Experts also question the reliability of the number of cases reported from China . The country had only reported diseases in poultry to the WHO since mid-2003 and human diseases since the end of 2005, but in February 2003 three people from Hong Kong had contracted an H5N1 infection after visiting the Chinese province of Fujian . In June 2006, eight experts reported in a letter to the New England Journal of Medicine that in November 2003 a 24-year-old man in China had demonstrably died as a result of an H5N1 infection. In addition, tests for H5N1 have so far only been carried out in China if there have been outbreaks among animals in the immediate vicinity of the sick. In southern China, A / H5N1 has also been detectable in 2 out of 100 slaughter poultry from asymptomatic flocks since at least 2004. The only infection reported so far from America was acquired in the People's Republic of China.

At times (2014/2015), the number of new cases in Egypt was particularly high. By May 2015, 840 cases and 447 deaths had been reported to the WHO. In the following years, the number of cases increased only slightly.

For the repeated outbreaks of the disease since 2003, the statistics of the World Health Organization showed the following confirmed cases of illness in humans on May 8, 2020:

country Diseases Deaths
Egypt 359 120
Azerbaijan 8th 5
Bangladesh 8th 1
People's Republic of China 53 31
Djibouti 1 0
Indonesia 200 168
Iraq 3 2
Canada 1 1
Cambodia 56 37
Laos 2 2
Myanmar 1 0
Nepal 1 1
Nigeria 1 1
Pakistan 3 1
Thailand 25th 17th
Turkey 12 4th
Vietnam 127 64
together 861 455

Risk situation for people

Experts around the world rate the risk of people contracting an H5N1 infection to be extremely low . In particular, the number of deaths registered by the WHO must be seen in relation to the risk of dying from the effects of "common human influenza" ( real viral flu ). According to the official German cause of death statistics, up to 20,000 people die each year in Germany alone as a result of an infection with human influenza viruses.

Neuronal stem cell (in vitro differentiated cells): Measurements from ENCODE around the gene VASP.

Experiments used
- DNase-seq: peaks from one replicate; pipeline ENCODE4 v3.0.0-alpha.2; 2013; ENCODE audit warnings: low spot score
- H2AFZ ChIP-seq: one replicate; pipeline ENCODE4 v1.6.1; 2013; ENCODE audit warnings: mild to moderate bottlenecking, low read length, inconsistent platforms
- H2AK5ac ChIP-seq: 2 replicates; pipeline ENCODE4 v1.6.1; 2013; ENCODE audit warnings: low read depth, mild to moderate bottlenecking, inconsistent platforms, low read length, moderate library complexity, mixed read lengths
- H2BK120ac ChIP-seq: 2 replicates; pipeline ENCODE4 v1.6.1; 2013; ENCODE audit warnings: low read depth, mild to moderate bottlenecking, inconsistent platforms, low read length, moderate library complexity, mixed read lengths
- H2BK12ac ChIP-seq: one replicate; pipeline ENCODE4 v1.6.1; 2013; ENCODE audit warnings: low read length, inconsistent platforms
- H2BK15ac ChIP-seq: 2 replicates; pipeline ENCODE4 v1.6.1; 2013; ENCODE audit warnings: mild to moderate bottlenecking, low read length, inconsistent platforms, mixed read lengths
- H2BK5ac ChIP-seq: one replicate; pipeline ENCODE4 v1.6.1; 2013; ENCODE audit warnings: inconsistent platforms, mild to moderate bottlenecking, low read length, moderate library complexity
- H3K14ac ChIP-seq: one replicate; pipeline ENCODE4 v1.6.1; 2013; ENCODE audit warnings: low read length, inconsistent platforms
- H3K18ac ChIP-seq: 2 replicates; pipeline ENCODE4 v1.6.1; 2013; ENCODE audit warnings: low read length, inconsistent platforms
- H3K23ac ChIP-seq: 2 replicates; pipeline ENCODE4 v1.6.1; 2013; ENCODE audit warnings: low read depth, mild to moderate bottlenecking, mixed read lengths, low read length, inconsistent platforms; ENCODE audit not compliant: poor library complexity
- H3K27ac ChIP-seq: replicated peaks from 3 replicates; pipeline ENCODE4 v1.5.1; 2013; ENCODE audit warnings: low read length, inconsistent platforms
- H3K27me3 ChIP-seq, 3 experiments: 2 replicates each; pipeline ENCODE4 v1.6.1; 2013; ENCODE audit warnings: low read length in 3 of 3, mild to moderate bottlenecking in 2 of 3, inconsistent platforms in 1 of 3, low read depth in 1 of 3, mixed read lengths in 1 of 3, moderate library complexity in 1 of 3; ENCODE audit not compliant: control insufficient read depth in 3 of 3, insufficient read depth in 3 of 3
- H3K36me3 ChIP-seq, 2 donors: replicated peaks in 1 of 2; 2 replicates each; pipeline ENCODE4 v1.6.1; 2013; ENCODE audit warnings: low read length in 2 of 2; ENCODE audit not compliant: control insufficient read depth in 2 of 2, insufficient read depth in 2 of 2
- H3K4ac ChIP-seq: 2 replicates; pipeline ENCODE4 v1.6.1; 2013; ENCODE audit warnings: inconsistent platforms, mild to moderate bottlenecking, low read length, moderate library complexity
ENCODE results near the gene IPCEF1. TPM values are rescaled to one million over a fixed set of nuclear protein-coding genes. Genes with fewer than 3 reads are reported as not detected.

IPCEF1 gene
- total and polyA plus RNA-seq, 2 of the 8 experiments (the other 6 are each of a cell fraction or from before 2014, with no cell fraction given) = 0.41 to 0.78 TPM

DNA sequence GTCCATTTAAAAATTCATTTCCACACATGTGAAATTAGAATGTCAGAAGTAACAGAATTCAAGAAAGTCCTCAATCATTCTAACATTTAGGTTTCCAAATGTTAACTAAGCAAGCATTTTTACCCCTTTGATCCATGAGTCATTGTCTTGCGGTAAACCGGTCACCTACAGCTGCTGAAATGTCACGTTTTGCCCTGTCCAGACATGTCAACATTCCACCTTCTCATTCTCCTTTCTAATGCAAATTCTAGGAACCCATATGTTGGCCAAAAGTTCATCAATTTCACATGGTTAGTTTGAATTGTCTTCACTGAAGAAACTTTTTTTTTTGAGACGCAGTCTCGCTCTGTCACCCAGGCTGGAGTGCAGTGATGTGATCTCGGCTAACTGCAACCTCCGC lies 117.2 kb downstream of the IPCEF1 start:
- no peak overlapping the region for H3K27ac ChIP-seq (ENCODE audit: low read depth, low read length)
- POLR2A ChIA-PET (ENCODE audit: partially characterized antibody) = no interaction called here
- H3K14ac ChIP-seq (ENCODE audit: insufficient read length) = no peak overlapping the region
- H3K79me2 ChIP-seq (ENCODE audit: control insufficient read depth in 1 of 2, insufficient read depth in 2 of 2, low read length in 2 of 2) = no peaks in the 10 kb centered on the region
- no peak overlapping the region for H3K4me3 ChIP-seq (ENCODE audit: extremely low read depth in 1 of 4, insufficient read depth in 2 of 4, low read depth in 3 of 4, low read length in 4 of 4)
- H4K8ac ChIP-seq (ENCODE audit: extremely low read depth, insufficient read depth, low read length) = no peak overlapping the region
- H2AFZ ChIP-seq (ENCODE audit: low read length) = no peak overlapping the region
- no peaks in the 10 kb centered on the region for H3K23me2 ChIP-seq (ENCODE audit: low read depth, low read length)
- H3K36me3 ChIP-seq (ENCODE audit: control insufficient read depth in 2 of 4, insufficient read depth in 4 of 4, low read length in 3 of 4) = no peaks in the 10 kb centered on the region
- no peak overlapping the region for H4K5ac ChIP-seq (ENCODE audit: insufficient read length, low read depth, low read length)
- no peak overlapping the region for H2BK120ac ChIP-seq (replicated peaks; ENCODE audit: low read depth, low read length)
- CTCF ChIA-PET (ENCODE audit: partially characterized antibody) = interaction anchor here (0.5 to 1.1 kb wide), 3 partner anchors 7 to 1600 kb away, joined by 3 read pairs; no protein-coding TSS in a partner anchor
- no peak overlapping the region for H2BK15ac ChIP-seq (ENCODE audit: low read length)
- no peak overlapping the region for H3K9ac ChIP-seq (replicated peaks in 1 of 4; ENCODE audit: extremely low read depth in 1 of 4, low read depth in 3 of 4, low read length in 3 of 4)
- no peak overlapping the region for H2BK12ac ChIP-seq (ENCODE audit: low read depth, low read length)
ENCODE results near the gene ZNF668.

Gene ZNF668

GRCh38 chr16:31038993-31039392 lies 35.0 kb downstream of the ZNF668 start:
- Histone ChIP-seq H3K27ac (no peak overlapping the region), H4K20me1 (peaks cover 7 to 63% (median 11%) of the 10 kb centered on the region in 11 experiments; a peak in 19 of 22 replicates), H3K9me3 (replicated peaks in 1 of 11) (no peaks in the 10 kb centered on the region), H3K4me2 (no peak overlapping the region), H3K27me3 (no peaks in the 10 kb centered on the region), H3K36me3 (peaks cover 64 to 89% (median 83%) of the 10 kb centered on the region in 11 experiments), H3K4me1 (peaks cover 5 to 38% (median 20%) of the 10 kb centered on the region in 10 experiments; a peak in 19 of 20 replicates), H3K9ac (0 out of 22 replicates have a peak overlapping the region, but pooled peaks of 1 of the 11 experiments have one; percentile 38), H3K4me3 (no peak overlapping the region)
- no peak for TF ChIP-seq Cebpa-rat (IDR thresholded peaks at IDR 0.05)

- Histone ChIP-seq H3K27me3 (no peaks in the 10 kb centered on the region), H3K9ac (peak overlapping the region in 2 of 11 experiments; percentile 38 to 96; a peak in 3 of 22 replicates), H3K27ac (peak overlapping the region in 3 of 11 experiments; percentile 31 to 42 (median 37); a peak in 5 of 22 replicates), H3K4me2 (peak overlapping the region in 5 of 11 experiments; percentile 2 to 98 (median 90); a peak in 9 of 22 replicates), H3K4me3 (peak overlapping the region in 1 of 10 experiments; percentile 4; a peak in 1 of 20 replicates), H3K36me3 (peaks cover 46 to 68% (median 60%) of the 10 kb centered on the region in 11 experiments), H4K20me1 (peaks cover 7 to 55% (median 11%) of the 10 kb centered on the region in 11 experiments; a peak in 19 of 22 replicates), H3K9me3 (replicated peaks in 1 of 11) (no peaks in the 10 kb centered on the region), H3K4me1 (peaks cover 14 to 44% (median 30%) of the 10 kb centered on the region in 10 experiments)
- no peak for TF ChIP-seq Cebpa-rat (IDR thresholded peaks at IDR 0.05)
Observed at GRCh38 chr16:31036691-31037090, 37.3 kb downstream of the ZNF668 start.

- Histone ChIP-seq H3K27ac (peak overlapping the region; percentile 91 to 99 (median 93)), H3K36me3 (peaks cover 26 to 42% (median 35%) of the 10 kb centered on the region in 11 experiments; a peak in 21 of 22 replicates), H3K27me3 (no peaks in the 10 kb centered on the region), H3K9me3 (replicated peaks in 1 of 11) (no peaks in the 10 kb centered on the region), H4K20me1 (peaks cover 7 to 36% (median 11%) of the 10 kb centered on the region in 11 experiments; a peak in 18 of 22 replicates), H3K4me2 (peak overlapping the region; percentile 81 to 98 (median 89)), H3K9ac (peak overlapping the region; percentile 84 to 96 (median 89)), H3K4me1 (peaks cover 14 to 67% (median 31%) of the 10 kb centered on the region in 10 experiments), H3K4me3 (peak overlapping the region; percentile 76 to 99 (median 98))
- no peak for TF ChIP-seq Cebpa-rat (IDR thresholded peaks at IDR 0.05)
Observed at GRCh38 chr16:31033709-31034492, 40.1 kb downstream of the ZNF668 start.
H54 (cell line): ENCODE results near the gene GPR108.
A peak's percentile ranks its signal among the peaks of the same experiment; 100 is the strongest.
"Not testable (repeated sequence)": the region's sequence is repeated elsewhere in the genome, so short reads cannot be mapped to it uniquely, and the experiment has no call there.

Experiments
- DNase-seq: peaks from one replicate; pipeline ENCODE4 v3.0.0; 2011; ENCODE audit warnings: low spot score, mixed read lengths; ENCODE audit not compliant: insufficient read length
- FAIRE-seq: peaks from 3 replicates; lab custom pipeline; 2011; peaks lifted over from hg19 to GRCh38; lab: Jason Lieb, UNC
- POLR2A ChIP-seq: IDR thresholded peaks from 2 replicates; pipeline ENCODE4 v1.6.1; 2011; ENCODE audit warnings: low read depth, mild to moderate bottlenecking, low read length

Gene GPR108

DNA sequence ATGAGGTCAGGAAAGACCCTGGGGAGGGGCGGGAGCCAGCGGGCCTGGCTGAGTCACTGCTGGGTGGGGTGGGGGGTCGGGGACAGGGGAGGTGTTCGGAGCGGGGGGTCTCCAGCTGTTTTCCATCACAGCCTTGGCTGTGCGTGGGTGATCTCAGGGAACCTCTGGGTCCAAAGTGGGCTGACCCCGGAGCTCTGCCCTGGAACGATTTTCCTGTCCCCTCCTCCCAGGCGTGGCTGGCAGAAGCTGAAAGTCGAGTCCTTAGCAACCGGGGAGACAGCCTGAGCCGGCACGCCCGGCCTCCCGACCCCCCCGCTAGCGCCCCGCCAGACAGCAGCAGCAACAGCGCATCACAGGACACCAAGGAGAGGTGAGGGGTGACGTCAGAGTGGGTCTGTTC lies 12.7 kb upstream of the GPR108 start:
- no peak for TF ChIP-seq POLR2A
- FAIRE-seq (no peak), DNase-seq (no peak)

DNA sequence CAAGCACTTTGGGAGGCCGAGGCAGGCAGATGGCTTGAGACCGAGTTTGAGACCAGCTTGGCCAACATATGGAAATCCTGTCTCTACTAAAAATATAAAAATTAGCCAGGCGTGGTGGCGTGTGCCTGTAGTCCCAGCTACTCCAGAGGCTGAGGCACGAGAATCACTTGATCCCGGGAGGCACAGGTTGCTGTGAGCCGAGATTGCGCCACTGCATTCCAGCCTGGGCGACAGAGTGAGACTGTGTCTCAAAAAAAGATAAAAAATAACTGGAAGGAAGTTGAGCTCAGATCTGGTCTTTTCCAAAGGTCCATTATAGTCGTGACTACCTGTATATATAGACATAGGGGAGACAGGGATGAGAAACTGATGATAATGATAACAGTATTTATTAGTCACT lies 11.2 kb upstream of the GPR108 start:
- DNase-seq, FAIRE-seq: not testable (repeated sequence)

Since 2006, the WHO has assigned the A / H5N1 pathogen the pandemic warning level Alert phase ("alarm phase") (until June 2013: pandemic warning level 3), which is defined by the fact that a new influenza subtype in rare individual cases is human transmitted to human; this assignment remained in place in 2009 after the occurrence of the so-called swine flu ( influenza A virus H1N1 ).

However, many experts fear that the bird flu virus could cross with a human flu pathogen. In principle, this would be possible if, for example, pigs, poultry or humans are simultaneously infected with A / H5N1 and a human flu pathogen (mostly A / H1N1 or A / H3N2 ). In this way, a new virus subtype with changed properties could arise. It would then be conceivable that this new type of virus could more easily pass from animal to person or even from person to person. Since, for example, the influenza A / H1N1 subtype was also detected in ducks, u. a. A / Duck / Alberta / 35/76 (H1N1), poultry must also be considered a potential source of gene exchange for avian and human flu viruses.